If armed groups who intend to burn down villages are the intended inmates, do they even know or care about the Satellite Sentinel Project? The ICC has already struggled to connect the chain of command back to the Sudanese government. Besides, the expected turn-around time to develop the satellite imagery is between eight to twenty-four hours. Getting armed men on a truck and raiding a village or two doesn’t take more than a few hours. So the crimes may already have been committed by the time the pictures come in. And if more heavy military machinery like tanks are rolled in, well, one doesn’t need satellite imagery to detect those.

As scholars of the panopticon have noted, the successful use of surveillance has to be coupled with the threat of punishment for deviant acts. So putting aside the issue of who the intended inmates are, the question for the Sentinel Project is whether threats of punishment are perceived by inmates as sufficiently real enough for the deterrence to work. In international relations theory, “deterrence is a strategy by which governments threaten an immense retaliation if attacked, such that aggressors are deterred if they do not wish to suffer great damage as a result of an aggressive action.”

This means that official state actors need to step up and publicly pledge to carry out the necessary punishment if the satellite imagery collected by Sentinel provides evidence of wrong-doing. The ICC should make it crystal clear to all inmates (whoever they are) that evidence from the satellite imagery will be used for prosecution (and that they should care). There also need to be armed guards in  “the tower” who are proximate enough to be deployed and have the political will to use force if necessary. Or will the anti-genocide paparazzi’s many eyes be sufficient to keep the peace? It’s worth remembering that the Hollywood paparazzi haven’t exactly turned movie stars into alter boys or girls. But then again, they’d probably get away with a whole lot more without the paparazzi.

US spy satellites have no doubt monitored conflict-prone areas in the past but this  hasn’t necessarily deterred major crimes against humanity as far as I know. Of course, the imagery collected has remained classified, which means the general public hasn’t been able to lobby their governments and the international community to act based on this information and shared awareness.

The Sentinel Project’s open source approach changes this calculus. It may not deter the actual perpetrators, but the shared awareness created thanks to the open data will make it more difficult for those who can prevent the violence to look the other way. So the Satellite Sentinel Project may be more about keeping our own governments accountable to the Responsibility to Protect (R2P) than deterring actors in the Sudan from committing further crimes.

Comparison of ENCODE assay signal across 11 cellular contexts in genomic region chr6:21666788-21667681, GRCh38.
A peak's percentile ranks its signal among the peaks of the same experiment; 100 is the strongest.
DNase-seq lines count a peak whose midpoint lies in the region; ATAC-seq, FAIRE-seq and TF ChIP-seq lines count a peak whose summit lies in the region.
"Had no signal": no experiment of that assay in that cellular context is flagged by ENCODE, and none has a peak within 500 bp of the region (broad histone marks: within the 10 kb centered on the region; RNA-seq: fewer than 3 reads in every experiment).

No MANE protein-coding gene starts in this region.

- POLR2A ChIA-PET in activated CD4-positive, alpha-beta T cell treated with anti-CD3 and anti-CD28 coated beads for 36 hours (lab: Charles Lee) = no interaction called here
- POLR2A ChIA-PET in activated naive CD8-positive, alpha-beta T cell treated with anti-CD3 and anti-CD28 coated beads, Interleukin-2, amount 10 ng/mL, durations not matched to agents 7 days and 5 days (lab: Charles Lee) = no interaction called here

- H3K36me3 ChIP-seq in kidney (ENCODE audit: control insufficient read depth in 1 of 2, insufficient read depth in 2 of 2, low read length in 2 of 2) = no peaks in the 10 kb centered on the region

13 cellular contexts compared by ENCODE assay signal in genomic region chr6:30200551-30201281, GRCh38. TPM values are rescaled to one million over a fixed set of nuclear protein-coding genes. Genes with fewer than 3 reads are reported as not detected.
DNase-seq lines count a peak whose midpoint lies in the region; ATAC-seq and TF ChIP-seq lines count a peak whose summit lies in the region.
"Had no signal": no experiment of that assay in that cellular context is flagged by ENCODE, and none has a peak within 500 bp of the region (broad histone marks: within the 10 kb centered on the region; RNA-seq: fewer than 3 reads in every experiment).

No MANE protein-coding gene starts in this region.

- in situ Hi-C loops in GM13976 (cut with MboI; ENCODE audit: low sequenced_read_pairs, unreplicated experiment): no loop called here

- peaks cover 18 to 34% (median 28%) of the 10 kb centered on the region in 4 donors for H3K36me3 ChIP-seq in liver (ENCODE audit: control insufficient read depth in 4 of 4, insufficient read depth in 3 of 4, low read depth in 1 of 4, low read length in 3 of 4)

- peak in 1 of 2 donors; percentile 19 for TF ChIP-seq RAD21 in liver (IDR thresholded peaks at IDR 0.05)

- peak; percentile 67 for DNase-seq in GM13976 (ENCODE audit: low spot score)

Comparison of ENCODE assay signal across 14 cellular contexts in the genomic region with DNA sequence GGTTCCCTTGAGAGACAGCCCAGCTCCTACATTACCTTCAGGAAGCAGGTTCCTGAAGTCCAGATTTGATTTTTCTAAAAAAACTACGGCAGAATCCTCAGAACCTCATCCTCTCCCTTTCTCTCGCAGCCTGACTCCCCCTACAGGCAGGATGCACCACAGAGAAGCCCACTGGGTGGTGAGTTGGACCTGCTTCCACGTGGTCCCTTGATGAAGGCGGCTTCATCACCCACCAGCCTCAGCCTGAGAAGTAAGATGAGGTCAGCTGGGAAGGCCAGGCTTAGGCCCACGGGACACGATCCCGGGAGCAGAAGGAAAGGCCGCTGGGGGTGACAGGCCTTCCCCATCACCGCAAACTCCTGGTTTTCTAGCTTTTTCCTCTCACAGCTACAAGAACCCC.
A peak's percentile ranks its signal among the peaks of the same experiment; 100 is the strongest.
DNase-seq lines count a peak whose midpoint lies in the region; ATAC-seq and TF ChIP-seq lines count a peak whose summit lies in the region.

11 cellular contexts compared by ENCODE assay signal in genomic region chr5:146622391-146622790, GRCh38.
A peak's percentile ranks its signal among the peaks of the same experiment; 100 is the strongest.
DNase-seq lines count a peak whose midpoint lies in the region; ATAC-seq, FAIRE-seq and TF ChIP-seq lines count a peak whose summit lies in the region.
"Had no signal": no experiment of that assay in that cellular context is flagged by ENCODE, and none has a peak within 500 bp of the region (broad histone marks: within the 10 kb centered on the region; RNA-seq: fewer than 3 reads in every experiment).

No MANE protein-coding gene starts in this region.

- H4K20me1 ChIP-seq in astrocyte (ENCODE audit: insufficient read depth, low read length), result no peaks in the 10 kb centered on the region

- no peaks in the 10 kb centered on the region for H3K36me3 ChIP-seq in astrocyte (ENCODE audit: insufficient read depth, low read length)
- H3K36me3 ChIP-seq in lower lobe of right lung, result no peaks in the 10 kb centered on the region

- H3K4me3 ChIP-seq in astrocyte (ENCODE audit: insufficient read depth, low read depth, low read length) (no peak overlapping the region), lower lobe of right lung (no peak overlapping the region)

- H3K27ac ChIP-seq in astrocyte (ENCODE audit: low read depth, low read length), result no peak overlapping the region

How will we know if Clooney succeeds? I’m not quite sure. But I do know that the Sentinel Project is a step in the right direction. More evidence is always more compelling than less evidence. And more public evidence is even better. I have no doubt therefore that Eisenhower would back this Open Skies project.

p.s. It is worth noting that the satellite imagery of Sri Lankan forces attacking civilians in 2009 were dismissed as fake by the Colombo government even though the imagery analysis was produced by UNOSAT.

Crisis Mapping Uganda: Combining Narratives and GIS to Study Genocide

This new peer-reviewed paper in The Professional Geographer is worth reading, especially if you’re new to crisis mapping. Authors Marguerite Madden and Amy Ross combine qualitative data of personal narratives with GIS technologies to “explore the potential for critical cartography in the study of mass atrocity.”

The authors use Northern Uganda, where millions have been affected by physical violence, as a case study. Their research yields the following conclusions:

  • Satellite images confirm the disruptive impact of forced relocation on economic activity, which resulted in greater levels of mortality than overt violence of LRA attacks.
  • Points, lines, and polygons delineated in Google Earth can be uploaded in ArcGIS to analyze the spatial patterns of huts and changes in IDP camps over time.
  • GIS data appear to have potential in documenting crimes that fall within the category of crimes against humanity.
  • Qualitative data may fail to demonstrate the extent and systematic nature of violence. GIS techniques may be able to provide the widespread and systematic criteria necessary for a conviction on crimes against humanity when individual life experiences are too difficult to document in sufficient numbers.
  • GIScience technologies appear to have less value in determining the crime of genocide. To reach a legal finding of genocide, the intent of the perpetrators must be established. GIS technologies alone, it seems, fail to provide solutions to this difficulty.

Marguerite and Amy cite the following research, which may be of interest to those looking for further reading in this area:

Kwan, M., and G. Ding. 2008. Geo-narrative: Extending geographic information systems for narrative
analysis in qualitative and mixed-method research. The Professional Geographer 60 (4): 443–65.

I wonder whether Marguerite and Amy have thought about exploring a collaboration with the EC’s Joint Research Center (JRC). The latter has developed automated change-detection methods for refugee/IDP camps, and if I remember correctly, they are looking for ways to validate their analysis using ground truthing.

Many thanks to my colleague Andrew Linke of Colorado University for sharing this paper with me.

Patrick Philippe Meier